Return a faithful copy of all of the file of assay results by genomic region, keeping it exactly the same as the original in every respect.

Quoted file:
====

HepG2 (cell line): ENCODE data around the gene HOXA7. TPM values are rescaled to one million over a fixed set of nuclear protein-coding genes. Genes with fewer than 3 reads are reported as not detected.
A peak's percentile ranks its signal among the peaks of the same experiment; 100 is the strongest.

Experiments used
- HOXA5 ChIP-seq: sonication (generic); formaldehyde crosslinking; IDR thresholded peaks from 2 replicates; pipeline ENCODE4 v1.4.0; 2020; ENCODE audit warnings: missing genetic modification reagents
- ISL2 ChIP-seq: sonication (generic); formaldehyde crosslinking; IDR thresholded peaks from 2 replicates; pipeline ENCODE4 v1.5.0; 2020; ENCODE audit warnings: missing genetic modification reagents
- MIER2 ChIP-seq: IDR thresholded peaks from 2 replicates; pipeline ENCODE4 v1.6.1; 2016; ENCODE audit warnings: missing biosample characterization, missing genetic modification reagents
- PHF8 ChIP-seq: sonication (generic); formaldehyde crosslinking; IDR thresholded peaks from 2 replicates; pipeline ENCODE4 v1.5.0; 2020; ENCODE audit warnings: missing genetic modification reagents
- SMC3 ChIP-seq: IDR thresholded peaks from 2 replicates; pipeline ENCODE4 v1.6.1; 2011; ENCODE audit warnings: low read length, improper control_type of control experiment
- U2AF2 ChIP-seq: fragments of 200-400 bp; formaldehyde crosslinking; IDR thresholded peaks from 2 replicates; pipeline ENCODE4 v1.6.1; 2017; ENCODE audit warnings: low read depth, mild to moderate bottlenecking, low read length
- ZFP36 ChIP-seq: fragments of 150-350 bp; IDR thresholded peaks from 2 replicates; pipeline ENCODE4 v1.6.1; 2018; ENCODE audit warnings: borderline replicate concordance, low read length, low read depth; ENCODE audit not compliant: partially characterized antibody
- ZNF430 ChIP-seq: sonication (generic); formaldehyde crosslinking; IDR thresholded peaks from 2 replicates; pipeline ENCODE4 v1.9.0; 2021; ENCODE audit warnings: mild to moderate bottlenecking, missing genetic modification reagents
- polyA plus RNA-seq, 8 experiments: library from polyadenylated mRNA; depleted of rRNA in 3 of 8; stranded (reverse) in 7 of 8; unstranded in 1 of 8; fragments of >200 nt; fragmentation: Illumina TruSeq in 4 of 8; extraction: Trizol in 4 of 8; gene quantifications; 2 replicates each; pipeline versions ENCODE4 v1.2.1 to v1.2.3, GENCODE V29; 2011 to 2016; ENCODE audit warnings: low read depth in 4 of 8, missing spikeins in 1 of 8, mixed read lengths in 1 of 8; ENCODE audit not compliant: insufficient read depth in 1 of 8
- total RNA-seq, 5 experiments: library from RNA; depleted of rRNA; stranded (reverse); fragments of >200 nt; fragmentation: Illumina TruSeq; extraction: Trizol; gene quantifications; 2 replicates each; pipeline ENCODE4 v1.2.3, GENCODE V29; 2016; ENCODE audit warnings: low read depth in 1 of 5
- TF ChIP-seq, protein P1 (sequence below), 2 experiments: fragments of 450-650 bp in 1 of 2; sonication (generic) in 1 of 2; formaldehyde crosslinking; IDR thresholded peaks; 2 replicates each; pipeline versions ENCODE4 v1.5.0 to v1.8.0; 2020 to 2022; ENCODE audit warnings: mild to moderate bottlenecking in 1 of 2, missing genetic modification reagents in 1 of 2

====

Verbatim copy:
HepG2 (cell line): ENCODE data around the gene HOXA7. TPM values are rescaled to one million over a fixed set of nuclear protein-coding genes. Genes with fewer than 3 reads are reported as not detected.
A peak's percentile ranks its signal among the peaks of the same experiment; 100 is the strongest.

Experiments used
- HOXA5 ChIP-seq: sonication (generic); formaldehyde crosslinking; IDR thresholded peaks from 2 replicates; pipeline ENCODE4 v1.4.0; 2020; ENCODE audit warnings: missing genetic modification reagents
- ISL2 ChIP-seq: sonication (generic); formaldehyde crosslinking; IDR thresholded peaks from 2 replicates; pipeline ENCODE4 v1.5.0; 2020; ENCODE audit warnings: missing genetic modification reagents
- MIER2 ChIP-seq: IDR thresholded peaks from 2 replicates; pipeline ENCODE4 v1.6.1; 2016; ENCODE audit warnings: missing biosample characterization, missing genetic modification reagents
- PHF8 ChIP-seq: sonication (generic); formaldehyde crosslinking; IDR thresholded peaks from 2 replicates; pipeline ENCODE4 v1.5.0; 2020; ENCODE audit warnings: missing genetic modification reagents
- SMC3 ChIP-seq: IDR thresholded peaks from 2 replicates; pipeline ENCODE4 v1.6.1; 2011; ENCODE audit warnings: low read length, improper control_type of control experiment
- U2AF2 ChIP-seq: fragments of 200-400 bp; formaldehyde crosslinking; IDR thresholded peaks from 2 replicates; pipeline ENCODE4 v1.6.1; 2017; ENCODE audit warnings: low read depth, mild to moderate bottlenecking, low read length
- ZFP36 ChIP-seq: fragments of 150-350 bp; IDR thresholded peaks from 2 replicates; pipeline ENCODE4 v1.6.1; 2018; ENCODE audit warnings: borderline replicate concordance, low read length, low read depth; ENCODE audit not compliant: partially characterized antibody
- ZNF430 ChIP-seq: sonication (generic); formaldehyde crosslinking; IDR thresholded peaks from 2 replicates; pipeline ENCODE4 v1.9.0; 2021; ENCODE audit warnings: mild to moderate bottlenecking, missing genetic modification reagents
- polyA plus RNA-seq, 8 experiments: library from polyadenylated mRNA; depleted of rRNA in 3 of 8; stranded (reverse) in 7 of 8; unstranded in 1 of 8; fragments of >200 nt; fragmentation: Illumina TruSeq in 4 of 8; extraction: Trizol in 4 of 8; gene quantifications; 2 replicates each; pipeline versions ENCODE4 v1.2.1 to v1.2.3, GENCODE V29; 2011 to 2016; ENCODE audit warnings: low read depth in 4 of 8, missing spikeins in 1 of 8, mixed read lengths in 1 of 8; ENCODE audit not compliant: insufficient read depth in 1 of 8
- total RNA-seq, 5 experiments: library from RNA; depleted of rRNA; stranded (reverse); fragments of >200 nt; fragmentation: Illumina TruSeq; extraction: Trizol; gene quantifications; 2 replicates each; pipeline ENCODE4 v1.2.3, GENCODE V29; 2016; ENCODE audit warnings: low read depth in 1 of 5
- TF ChIP-seq, protein P1 (sequence below), 2 experiments: fragments of 450-650 bp in 1 of 2; sonication (generic) in 1 of 2; formaldehyde crosslinking; IDR thresholded peaks; 2 replicates each; pipeline versions ENCODE4 v1.5.0 to v1.8.0; 2020 to 2022; ENCODE audit warnings: mild to moderate bottlenecking in 1 of 2, missing genetic modification reagents in 1 of 2